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Riding a Horse as Therapy

If you have solid horsemanship skills and enjoy working with people, consider becoming a certified instructor for the Professional Association of Therapeutic Horsemanship International (PATH International.)

This nonprofit organization, formerly known as the North American Riding for the Handicapped Association (NARHA), was formed in 1969. It provides equine-assisted activities and therapy (EAAT) around the globe.


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To ensure safety and quality of practices, the organization provides an accreditation process for riding centers and a certification process for instructors.

At the Colorado Therapeutic Riding Center in Longmont, I met a young girl who was born unable to speak. Habitually placing her head in her hands, she appeared shy and silent while waiting for her session to begin. Then, as the horse she rode took his first step, she laughed freely and easily.

This young girl is one of more than 48,000 participants who reap the benefits of therapeutic riding around the world. For all of us fortunate enough to hear the sound of her laughter break the silence, the therapeutic power or horses is clear.

Overview: Therapeutic riding is mounted equine activities, traditional or adapted to special needs, led by a certified instructor. Riders learn basic horsemanship, through which they receive therapeutic benefits.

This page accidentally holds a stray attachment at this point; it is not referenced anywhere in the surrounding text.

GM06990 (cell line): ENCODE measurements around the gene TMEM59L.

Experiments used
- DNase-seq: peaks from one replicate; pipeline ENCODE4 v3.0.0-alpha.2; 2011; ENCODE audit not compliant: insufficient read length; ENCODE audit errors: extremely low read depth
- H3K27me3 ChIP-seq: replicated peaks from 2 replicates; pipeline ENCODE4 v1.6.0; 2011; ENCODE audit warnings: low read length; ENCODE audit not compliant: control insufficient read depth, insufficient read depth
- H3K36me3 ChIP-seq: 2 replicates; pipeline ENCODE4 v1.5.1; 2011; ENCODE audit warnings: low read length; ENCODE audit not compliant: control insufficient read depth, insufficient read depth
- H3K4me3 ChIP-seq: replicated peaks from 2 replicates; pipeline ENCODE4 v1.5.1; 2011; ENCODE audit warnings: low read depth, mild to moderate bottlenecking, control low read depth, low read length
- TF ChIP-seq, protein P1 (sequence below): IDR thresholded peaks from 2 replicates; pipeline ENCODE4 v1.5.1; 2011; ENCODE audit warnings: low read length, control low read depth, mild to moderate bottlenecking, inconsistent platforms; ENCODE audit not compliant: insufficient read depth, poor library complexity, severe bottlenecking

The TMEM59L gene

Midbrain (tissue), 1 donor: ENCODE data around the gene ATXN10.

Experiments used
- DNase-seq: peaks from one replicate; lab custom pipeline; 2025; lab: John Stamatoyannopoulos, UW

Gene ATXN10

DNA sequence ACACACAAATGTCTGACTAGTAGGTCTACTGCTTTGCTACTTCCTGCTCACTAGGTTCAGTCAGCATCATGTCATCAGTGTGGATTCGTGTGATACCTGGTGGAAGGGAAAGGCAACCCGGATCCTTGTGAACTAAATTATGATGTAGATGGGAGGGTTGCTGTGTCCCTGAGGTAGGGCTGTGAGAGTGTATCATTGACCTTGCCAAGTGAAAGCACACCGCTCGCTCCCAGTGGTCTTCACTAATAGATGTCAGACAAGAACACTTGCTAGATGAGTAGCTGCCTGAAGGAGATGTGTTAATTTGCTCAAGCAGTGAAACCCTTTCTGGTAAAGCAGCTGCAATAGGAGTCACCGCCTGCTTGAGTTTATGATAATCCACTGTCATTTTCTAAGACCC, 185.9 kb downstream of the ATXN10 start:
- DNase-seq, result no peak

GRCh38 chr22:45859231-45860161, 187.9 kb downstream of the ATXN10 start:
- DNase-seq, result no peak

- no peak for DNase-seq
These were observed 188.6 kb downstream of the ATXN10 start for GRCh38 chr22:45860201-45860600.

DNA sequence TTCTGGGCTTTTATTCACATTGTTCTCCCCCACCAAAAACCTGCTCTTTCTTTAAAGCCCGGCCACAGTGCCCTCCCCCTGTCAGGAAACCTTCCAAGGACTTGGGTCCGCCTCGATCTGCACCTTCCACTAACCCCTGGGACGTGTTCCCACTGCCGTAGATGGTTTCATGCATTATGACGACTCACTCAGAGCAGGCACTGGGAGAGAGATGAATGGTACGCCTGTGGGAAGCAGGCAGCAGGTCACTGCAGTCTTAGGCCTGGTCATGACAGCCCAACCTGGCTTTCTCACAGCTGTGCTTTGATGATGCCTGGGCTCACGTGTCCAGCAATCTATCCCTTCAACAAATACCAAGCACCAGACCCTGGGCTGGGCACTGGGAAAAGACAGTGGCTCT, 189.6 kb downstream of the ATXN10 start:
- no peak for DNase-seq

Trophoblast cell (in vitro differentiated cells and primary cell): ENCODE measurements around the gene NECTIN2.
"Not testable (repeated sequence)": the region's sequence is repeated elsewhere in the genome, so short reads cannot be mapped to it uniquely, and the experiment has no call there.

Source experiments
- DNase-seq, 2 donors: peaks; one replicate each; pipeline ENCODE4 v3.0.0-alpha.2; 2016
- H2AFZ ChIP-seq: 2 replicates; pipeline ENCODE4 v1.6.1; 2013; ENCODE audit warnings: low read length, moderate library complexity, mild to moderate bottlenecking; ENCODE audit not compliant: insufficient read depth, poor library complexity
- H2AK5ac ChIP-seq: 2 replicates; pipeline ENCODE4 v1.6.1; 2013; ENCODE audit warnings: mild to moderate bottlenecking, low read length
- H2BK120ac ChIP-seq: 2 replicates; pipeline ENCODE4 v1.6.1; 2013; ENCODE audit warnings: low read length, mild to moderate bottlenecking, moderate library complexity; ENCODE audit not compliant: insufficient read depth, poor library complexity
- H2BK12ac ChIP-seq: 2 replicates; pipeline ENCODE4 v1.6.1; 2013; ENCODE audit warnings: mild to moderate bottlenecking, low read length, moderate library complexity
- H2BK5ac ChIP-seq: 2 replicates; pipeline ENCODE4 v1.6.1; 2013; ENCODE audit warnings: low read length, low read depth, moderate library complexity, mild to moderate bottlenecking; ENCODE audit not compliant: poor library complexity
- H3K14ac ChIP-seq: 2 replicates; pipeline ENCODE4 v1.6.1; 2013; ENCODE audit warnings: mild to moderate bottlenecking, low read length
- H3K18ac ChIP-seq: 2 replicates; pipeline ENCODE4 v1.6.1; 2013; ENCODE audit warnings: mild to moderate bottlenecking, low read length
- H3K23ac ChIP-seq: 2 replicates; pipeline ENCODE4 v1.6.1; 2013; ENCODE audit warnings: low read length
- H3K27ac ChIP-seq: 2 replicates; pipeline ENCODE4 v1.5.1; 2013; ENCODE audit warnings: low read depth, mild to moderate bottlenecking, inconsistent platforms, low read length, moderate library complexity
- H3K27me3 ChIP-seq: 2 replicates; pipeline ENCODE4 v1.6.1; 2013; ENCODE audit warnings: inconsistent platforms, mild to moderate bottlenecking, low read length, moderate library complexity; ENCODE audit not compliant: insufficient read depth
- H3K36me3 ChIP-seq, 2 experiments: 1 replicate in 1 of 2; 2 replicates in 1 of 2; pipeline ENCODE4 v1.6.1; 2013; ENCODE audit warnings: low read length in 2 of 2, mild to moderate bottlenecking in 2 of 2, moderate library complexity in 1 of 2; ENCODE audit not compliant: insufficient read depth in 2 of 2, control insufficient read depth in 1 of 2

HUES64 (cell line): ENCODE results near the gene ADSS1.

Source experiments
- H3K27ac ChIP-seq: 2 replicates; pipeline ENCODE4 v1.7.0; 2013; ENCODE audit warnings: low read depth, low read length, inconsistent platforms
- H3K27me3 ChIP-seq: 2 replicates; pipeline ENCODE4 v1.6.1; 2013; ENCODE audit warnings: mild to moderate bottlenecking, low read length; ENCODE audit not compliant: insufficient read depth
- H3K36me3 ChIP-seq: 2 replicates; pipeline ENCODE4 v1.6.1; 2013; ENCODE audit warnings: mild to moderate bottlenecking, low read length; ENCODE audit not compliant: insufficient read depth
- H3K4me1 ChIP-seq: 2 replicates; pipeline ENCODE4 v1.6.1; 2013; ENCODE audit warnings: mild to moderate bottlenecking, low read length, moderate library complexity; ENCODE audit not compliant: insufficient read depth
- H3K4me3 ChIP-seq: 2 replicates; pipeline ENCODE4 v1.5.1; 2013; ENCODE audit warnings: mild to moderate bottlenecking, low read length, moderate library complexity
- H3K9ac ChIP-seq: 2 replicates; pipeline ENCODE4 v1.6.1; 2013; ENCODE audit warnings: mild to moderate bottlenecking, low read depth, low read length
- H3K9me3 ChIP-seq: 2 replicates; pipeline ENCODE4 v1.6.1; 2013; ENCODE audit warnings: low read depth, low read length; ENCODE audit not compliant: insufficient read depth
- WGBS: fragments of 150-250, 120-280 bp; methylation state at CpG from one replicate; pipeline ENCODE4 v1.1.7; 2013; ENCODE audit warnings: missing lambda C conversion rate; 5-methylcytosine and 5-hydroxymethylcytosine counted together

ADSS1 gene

Skills you’ll need: “A therapeutic riding instructor is somebody who teaches riding skills to people with disabilities,” says Tara McChesney, the PATH International certification coordinator.

Horsemanship skills are required for instructor certification. Instructors should also be willing and patient when educating themselves about disabilities, says McChesney. “It’s a very rewarding career, but it definitely takes a strong, patient individual to do it. This is a professional career.

“Anybody who has a patience and teaching personality, likes horses, and wants to combine those things would be successful,” she adds.

Certification process: PATH International’s three levels of certification in therapeutic riding are registered, advanced, and master. A master will have close to 1,000 mounted instructing hours. You may also earn specialty certification in driving and vaulting.

How to apply: To apply to be an instructor, you must first be a PATH International member, and pay both membership and instructor application fees. You’ll complete online courses and exams, and 25 hours of mounted instruction with the help of a mentor. You’ll also attend a 2 ½ day workshop.

Expert tips: You might want to start by volunteering. If you’re eager and would like to jump right in, McChesney recommends that you find a mentor. (A directory is posted on the PATH International website.) Review each level’s booklet upon application. Keep in mind that specialty certification isn’t entry level.

Contact: PATH Intl., (800) 369-RIDE [7433]; www.pathintl.org.

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